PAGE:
# Discover whether $\sum_{n = 2}^{\infty} \frac{1}{n\log(n)}$ is convergent or not, using Cauchy

I was asked if $$\sum\limits_{n=2}^{\infty} \frac{1}{n\log(n)}$$ was convergent or not. I already solved this problem using the integral property, but I wanted to use Cauchy instead.

I defined $$m,n \in \mathbb N$$ with $$m \lt n \land \exists \epsilon \gt 0$$ in a way that $$\left| \sum_{n=2}^{\infty} \frac{1}{n \log (n)} - \sum_{m=2}^{\infty} \frac{1}{m \log (m)} \right| \gt \epsilon$$

I am now stuck at this part where I would need to expend the sums and simplify them. I can’t find a way to go further from here. I don’t have the impression to actually prove anything. Am I missing something?

Considering Cauchy slices is an approach which can be used to prove the following and more general statement: if $$(a_n)$$ is a strictly positive sequence such that $$\sum a_n$$ diverges, denoting $$S_n = \sum \limits_{k=1}^n a_k$$, $$\sum \frac{a_n}{S_n}$$ also diverges.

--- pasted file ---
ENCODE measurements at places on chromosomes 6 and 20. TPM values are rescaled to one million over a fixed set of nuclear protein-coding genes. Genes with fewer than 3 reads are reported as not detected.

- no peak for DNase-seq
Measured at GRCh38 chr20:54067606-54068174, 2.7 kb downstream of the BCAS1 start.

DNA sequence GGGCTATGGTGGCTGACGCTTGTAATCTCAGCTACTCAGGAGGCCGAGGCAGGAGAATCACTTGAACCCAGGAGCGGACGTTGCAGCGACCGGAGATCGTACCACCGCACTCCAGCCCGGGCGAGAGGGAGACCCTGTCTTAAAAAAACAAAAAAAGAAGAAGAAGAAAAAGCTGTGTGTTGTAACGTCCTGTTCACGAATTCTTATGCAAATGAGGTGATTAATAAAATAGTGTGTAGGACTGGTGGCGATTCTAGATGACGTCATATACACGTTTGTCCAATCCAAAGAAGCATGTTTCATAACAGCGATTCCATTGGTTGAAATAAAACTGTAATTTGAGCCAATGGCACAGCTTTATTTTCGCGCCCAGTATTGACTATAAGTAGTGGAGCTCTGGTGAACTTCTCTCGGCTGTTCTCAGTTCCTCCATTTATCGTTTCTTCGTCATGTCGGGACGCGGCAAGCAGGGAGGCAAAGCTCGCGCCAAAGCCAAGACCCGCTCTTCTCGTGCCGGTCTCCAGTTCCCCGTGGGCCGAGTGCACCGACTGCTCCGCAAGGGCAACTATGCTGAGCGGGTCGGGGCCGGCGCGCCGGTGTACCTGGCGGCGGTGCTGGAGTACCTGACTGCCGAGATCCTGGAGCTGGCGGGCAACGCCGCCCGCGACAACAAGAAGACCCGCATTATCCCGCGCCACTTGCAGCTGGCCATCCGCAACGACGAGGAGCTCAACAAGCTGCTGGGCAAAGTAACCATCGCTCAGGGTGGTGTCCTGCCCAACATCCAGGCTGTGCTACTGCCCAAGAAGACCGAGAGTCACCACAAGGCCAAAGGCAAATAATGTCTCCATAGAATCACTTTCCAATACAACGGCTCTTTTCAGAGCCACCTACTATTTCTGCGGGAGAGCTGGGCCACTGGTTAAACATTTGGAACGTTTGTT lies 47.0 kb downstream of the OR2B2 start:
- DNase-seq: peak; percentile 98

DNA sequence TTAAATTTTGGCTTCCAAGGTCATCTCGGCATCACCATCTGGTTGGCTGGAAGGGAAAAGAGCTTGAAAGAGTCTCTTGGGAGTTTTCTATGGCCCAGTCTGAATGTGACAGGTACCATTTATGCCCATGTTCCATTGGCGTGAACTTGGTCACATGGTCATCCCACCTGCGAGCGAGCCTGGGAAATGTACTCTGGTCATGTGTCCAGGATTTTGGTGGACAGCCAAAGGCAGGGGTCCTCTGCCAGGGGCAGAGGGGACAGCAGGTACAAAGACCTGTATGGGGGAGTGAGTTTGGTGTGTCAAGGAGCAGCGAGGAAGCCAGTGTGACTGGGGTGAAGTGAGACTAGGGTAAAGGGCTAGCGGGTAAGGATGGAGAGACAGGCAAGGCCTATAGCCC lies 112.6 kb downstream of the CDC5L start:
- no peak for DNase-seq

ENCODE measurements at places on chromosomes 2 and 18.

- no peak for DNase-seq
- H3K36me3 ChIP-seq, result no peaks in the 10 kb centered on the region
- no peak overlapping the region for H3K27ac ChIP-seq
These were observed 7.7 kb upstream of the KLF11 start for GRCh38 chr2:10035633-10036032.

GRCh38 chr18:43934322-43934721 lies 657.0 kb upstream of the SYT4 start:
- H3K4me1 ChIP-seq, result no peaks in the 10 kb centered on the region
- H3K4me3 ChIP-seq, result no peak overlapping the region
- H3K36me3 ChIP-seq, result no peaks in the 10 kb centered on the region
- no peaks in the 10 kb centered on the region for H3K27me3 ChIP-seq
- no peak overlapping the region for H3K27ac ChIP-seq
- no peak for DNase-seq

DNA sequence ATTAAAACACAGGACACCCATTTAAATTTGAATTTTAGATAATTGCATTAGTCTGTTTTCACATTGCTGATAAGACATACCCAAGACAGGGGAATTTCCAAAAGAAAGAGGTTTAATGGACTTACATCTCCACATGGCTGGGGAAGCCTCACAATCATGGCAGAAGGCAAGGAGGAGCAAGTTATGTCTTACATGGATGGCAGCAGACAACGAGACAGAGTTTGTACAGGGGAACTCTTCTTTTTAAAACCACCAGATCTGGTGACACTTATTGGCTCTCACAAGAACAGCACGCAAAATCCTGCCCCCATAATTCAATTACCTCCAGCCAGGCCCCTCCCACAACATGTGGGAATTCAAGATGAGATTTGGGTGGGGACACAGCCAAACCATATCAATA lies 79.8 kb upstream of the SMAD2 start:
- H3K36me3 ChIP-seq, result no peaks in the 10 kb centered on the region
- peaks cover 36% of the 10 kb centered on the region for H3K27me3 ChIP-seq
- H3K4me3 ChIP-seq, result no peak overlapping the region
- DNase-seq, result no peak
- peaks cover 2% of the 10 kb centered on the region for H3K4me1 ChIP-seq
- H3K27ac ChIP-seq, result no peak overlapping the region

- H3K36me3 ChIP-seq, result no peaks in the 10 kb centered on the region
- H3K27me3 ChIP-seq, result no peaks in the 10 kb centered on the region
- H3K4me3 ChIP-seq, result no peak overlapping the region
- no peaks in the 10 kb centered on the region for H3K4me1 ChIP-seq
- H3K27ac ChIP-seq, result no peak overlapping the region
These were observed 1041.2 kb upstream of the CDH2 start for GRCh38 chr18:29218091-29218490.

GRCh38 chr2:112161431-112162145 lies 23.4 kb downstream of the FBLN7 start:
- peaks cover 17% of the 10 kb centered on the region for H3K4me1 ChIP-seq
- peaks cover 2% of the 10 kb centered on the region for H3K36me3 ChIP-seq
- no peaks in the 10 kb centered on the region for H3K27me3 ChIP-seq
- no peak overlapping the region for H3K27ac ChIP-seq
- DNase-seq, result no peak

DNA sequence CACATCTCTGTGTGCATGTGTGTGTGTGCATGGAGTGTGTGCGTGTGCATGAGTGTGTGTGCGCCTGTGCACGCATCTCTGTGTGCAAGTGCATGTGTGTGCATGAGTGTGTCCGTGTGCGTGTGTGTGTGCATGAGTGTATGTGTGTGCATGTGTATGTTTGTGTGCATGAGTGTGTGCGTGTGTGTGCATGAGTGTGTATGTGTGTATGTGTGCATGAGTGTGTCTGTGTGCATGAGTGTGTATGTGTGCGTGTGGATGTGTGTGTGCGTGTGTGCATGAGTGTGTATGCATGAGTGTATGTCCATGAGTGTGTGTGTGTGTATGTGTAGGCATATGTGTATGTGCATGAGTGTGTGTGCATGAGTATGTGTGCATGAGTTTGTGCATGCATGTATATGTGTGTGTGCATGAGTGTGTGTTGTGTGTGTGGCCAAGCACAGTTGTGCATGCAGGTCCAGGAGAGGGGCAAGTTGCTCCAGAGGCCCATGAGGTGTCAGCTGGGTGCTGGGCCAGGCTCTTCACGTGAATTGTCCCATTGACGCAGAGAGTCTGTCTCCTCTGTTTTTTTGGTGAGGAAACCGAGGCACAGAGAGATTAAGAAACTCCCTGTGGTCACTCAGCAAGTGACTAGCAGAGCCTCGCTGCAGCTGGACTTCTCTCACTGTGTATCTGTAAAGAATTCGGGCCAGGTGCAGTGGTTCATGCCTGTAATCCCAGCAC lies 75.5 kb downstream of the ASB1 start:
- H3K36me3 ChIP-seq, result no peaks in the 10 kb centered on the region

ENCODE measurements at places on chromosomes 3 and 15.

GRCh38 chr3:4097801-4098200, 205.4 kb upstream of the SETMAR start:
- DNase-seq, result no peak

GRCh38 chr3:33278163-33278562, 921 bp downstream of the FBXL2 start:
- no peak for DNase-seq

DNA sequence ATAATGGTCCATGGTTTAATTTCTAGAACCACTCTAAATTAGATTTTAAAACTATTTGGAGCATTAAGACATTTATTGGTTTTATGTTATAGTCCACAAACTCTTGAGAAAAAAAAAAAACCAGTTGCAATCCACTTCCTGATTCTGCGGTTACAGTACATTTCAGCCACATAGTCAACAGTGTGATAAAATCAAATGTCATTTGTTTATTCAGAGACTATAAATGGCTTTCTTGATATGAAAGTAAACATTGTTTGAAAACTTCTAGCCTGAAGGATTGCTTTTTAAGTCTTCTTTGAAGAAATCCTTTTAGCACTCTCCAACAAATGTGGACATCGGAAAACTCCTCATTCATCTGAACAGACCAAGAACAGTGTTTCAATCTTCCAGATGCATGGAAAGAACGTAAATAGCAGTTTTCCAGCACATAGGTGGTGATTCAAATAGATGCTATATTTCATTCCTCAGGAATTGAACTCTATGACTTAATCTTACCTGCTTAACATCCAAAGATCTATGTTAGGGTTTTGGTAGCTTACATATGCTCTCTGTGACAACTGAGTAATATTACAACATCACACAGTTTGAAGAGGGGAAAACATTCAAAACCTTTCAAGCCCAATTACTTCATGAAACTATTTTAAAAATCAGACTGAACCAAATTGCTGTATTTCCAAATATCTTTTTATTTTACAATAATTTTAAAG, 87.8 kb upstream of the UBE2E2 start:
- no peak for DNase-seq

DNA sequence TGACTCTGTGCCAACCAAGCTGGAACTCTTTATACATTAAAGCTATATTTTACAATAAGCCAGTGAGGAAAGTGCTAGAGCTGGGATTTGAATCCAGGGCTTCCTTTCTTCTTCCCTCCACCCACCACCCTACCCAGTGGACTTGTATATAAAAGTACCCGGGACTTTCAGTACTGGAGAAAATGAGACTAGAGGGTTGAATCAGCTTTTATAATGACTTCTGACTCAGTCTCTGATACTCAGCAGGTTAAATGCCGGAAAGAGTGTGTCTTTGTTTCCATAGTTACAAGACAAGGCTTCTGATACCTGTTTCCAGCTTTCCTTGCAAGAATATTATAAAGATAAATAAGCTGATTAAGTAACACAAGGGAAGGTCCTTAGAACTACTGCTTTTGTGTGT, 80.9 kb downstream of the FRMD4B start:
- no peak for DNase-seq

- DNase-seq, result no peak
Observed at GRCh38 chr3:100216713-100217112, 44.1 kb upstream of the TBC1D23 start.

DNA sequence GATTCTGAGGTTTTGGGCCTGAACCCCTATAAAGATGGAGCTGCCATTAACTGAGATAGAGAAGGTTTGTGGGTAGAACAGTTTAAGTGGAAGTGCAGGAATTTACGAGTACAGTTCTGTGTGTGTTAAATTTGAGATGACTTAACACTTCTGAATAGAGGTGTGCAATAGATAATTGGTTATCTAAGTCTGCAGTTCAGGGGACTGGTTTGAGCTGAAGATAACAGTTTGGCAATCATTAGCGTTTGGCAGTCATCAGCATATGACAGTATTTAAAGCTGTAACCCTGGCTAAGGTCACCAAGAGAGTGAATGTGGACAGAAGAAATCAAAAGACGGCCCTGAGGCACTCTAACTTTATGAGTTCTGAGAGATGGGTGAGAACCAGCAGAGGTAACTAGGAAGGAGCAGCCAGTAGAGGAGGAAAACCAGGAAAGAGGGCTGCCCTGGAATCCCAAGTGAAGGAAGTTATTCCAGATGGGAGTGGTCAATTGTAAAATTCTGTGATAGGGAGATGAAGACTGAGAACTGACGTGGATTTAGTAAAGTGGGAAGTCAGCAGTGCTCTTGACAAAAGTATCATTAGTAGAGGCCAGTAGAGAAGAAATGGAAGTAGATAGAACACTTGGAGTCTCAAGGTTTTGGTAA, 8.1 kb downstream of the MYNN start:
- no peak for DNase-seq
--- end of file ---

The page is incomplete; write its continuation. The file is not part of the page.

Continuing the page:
Proof: let us bound below a Cauchy slice between $$m$$ and $$n > m$$: $$\sum \limits_{k=m+1}^n \frac{a_k}{S_k} \ge \frac{1}{S_n} \sum \limits_{k=m+1}^n a_k = 1 - \frac{S_m}{S_n}.$$

Since $$S_n$$ goes to infinity, our lower bound goes to $$1$$ when $$n$$ goes to infinity, so the Cauchy slices' sums don't go to zero when $$m \to \infty$$.

In your problem, $$a_n = \frac{1}{n}$$, so denoting $$H_n = \sum \limits_{k=1}^n \frac{1}{k}$$, the previous remark about Cauchy slices ensures that $$\sum \frac{1}{n H_n}$$ diverges.

Now all you need to do is explain why $$H_n \sim \log(n)$$, or at least why $$\log(n) \le \mbox{Cste} \cdot H_n$$, which you can do several different ways (including without integrals - see the comparison test on wiki).

• Does that mean that every serie that could be expressed by $\sum_{i=2}^n \frac{1}{n} an$ is divergent? – Daïshikofy Jun 2 at 14:47
• No, the core idea is that if $\sum \frac{1}{n}$ diverges, then $\sum \Big(\frac{a_n}{\sum_{k=1}^n a_k}\Big)$ diverges – charmd Jun 3 at 11:24